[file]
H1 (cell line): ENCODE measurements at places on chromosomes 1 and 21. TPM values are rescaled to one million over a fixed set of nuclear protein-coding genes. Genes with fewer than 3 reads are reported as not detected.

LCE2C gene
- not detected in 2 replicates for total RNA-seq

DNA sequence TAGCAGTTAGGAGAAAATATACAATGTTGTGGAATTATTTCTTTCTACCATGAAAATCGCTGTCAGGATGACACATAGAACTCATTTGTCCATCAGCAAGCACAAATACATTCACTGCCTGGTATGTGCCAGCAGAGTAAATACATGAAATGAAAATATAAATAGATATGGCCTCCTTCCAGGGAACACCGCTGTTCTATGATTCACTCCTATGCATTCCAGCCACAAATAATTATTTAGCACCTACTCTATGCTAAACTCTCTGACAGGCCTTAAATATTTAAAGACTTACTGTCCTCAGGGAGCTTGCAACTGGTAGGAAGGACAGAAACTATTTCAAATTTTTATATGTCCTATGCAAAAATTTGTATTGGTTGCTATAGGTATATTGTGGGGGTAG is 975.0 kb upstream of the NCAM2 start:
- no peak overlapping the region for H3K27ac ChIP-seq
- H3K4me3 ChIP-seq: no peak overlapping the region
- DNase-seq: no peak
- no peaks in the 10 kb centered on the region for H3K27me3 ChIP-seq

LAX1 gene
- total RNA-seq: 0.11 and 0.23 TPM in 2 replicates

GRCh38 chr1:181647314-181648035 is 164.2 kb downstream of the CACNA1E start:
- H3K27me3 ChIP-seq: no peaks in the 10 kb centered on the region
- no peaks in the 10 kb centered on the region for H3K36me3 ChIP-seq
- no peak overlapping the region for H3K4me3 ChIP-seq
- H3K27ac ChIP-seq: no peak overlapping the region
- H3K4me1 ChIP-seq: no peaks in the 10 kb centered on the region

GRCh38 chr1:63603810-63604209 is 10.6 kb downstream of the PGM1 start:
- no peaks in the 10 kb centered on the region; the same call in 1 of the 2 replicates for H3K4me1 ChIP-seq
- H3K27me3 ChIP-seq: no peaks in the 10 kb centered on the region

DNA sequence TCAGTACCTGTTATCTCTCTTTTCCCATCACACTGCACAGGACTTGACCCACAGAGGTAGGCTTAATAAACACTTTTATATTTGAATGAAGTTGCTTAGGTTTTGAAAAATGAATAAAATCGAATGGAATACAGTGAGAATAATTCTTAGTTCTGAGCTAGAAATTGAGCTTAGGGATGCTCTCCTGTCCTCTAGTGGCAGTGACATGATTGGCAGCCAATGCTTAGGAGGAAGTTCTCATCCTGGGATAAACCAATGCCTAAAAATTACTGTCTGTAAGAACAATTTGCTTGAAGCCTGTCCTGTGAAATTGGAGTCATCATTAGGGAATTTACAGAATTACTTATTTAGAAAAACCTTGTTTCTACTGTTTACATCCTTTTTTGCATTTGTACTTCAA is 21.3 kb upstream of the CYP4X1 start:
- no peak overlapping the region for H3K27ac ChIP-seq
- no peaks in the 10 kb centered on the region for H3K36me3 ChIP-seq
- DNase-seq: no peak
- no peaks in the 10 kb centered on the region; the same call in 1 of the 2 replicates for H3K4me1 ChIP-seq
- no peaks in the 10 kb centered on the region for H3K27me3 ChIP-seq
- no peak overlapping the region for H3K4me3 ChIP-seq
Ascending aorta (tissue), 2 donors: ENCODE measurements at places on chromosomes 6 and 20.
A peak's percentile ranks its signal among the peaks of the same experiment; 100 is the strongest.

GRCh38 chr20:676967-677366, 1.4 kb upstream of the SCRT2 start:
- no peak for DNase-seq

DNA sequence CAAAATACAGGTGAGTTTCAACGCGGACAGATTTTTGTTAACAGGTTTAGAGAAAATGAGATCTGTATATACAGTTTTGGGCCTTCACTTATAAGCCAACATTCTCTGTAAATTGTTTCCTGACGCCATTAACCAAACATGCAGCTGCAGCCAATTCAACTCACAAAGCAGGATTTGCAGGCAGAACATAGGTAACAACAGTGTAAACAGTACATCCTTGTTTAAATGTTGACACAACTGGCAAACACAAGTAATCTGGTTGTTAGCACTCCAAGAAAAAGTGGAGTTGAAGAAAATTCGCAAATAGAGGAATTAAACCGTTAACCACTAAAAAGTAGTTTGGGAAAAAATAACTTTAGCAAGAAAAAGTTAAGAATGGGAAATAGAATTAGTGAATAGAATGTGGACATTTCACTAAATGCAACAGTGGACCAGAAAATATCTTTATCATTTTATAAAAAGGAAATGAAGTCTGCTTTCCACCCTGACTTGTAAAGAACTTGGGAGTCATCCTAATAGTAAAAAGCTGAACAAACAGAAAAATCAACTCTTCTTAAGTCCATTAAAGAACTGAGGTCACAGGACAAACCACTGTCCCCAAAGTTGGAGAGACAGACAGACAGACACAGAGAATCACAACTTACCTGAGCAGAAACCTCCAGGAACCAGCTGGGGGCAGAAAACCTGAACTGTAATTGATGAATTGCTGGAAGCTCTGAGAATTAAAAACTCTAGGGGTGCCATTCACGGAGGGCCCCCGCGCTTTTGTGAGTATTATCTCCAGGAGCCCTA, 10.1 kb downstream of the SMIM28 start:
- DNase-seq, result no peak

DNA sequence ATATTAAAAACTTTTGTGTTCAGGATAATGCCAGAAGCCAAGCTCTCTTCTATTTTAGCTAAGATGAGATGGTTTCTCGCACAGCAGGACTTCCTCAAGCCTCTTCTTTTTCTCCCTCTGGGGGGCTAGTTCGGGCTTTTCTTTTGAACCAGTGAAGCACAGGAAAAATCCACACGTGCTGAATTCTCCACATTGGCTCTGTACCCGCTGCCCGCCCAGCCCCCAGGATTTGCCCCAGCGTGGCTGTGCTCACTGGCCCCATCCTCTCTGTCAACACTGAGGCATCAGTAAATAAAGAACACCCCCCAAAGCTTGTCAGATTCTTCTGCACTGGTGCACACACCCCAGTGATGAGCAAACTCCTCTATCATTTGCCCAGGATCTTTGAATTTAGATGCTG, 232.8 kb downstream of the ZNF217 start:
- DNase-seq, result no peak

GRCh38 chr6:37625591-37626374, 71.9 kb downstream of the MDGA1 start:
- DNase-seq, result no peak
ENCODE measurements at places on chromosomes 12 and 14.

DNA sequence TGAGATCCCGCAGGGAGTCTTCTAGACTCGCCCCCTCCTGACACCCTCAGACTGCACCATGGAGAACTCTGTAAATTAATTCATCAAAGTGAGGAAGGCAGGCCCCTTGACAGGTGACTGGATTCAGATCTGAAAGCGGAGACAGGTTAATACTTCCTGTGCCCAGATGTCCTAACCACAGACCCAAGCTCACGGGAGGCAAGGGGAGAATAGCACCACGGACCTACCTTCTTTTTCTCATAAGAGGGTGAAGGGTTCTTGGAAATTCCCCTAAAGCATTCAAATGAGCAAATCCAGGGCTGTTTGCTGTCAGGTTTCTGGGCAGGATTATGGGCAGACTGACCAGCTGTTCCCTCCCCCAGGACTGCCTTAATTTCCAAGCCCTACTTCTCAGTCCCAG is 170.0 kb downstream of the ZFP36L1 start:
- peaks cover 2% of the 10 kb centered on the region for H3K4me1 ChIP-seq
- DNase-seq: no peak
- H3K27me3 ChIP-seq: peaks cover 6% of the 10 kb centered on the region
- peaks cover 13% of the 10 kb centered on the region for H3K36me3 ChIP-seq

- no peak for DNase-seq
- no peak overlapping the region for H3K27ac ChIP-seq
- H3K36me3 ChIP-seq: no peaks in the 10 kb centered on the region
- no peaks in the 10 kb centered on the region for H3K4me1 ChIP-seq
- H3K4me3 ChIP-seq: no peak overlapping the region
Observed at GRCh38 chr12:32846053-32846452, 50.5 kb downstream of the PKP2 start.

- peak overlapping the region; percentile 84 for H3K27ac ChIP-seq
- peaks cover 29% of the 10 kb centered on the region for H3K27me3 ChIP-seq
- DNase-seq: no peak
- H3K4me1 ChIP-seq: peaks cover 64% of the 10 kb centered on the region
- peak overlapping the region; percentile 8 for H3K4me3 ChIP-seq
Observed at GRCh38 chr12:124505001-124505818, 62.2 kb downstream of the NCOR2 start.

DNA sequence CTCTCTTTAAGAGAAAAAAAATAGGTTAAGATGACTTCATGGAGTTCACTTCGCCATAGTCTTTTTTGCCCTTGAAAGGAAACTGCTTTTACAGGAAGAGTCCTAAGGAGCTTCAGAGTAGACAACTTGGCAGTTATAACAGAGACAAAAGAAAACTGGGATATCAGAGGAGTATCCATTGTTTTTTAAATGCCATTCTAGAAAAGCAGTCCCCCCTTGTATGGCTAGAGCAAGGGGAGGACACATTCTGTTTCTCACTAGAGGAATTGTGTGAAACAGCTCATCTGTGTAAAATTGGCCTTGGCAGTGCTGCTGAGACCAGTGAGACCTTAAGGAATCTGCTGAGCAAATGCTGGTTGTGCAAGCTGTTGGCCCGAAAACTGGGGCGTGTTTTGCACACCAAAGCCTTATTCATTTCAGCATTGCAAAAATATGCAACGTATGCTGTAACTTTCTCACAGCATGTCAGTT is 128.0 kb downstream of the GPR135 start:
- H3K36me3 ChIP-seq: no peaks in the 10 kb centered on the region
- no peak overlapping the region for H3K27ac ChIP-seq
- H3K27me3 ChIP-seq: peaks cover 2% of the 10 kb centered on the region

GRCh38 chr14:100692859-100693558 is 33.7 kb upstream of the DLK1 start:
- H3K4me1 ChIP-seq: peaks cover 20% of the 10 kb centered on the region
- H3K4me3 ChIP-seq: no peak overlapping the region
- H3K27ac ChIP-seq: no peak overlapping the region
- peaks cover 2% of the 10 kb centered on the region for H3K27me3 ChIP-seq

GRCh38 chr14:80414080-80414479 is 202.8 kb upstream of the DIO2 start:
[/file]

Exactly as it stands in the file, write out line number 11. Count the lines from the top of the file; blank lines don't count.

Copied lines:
GRCh38 chr1:181647314-181648035 is 164.2 kb downstream of the CACNA1E start: